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Our Intrepid Heroine

I'm a multitasking, knitting, cooking, voraciously-reading library worker who wants to spread her bibliomania as far as possible.

Currently reading

Ash and Silver: A Sanctuary Novel
Carol Berg
The Sleeping Partner
Madeleine E. Robins
China Mieville

The Ordinary Princess

The Ordinary Princess - M.M. Kaye A Conversation with My Subconscious Mind

(a play in one act)


The scene begins at an OFFICE, where Our Intrepid Heroine (OIH) sits, dutifully clacking away at a KEYBOARD. She sips from a MUG OF COFFEE and stops typing to grab a file. She stares tiredly at the COMPUTER SCREEN and jumps as a VOICE chimes in from out of nowhere.

Book: Hey. Hey. Stop being productive and start thinking about princesses.

OIH: ...

Book: Remember me? I was awesome.

OIH: Didn't I read you like twelve times when I was in grade school?

Book: Yes. And I mean, that's cool and all, but I have standards. And needs. As a timeless classic too many people have never heard of, I demand that you reread me.

OIH: But my library doesn't have a copy?

Book: Is that the best you can do? Interlibrary loan, dude. It's the coolest thing since peanut butter.

OIH: Don't you mean sliced bread?

Book: Peanut butter is the best thing since sliced bread, and I'm better than peanut butter.

OIH: I don't know if I'd go that far.

Book: I poke fun at fairy tale convention in an amusing and heartfelt manner! I offer an ordinary heroine who has gorgeous sisters and overbearing parents and isn't completely messed up!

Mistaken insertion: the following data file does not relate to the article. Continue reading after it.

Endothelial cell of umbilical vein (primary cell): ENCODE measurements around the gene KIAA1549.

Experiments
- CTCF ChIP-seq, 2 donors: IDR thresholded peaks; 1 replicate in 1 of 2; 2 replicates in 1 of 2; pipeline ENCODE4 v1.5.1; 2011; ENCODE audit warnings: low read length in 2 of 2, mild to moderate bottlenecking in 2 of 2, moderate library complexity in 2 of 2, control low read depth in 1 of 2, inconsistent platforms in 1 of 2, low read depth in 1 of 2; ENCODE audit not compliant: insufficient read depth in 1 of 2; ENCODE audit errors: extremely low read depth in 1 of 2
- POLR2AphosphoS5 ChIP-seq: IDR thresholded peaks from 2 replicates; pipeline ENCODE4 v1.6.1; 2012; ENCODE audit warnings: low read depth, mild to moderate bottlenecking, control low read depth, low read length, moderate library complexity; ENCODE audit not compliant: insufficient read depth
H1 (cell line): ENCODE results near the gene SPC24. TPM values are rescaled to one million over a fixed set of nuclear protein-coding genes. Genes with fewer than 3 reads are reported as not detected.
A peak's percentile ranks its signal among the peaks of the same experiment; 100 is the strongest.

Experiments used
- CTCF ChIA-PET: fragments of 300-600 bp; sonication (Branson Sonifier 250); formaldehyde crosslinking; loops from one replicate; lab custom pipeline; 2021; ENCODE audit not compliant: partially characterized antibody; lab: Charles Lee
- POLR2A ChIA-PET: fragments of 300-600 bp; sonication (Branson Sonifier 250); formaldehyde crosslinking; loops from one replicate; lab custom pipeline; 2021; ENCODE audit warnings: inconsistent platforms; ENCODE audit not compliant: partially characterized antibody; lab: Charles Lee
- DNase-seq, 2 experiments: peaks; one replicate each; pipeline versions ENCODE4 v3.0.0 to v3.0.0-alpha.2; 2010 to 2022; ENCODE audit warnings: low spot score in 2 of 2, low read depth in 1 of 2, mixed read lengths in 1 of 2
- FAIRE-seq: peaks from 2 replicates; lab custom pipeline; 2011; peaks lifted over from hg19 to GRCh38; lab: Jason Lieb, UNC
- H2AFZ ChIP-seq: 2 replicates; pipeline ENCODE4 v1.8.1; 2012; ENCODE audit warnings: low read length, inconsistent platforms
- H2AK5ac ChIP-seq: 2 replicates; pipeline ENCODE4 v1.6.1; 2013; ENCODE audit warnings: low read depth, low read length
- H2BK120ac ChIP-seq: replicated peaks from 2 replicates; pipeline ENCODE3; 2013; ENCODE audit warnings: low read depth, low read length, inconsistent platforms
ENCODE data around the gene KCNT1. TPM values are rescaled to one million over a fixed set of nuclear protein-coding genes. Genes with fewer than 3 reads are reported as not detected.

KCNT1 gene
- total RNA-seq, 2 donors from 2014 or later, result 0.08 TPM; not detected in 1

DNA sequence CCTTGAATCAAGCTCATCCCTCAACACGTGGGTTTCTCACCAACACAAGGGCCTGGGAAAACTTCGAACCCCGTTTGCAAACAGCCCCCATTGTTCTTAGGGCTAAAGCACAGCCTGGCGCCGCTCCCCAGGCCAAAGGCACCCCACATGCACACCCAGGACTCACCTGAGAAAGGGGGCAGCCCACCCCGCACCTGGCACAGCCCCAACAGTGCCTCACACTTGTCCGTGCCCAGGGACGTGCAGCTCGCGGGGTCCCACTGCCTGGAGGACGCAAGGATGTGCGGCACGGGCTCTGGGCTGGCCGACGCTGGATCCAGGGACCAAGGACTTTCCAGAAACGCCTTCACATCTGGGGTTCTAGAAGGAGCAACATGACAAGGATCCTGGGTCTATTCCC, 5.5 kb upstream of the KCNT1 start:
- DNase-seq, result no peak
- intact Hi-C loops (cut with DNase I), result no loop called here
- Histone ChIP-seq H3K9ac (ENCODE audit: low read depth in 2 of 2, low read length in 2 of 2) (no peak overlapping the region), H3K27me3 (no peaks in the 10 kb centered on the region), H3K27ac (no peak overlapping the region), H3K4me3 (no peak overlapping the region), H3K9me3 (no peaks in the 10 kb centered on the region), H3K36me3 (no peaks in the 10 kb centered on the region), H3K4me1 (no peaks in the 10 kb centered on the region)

OIH: (contemplatively) This is true...

Book: Also, I provide an excellent role model in that the princess listens to her own heart and instincts, but also admits when she's wrong and never loses faith in herself. And she doesn't magically become beautiful, but that's just fine with everyone involved.

OIH: Well, yes, but --

Book: Just shut up and reread me already.



OIH: So I read it, and it was still awesome. For different reasons, though. It was still cute and fun, and I loved the spunky heroine and the sheer lack of malice throughout all of the characters. Plus, the names of places were fantastic. Like, Phantasmogoria. Brilliant. I mean, I might not have loved it so much if I read it for the first time as an adult, but the reread left me smiling and reaffirmed in the beauty of the world. Really, you have to give a book credit that can do that. Am I right, book?

Book: You betcha.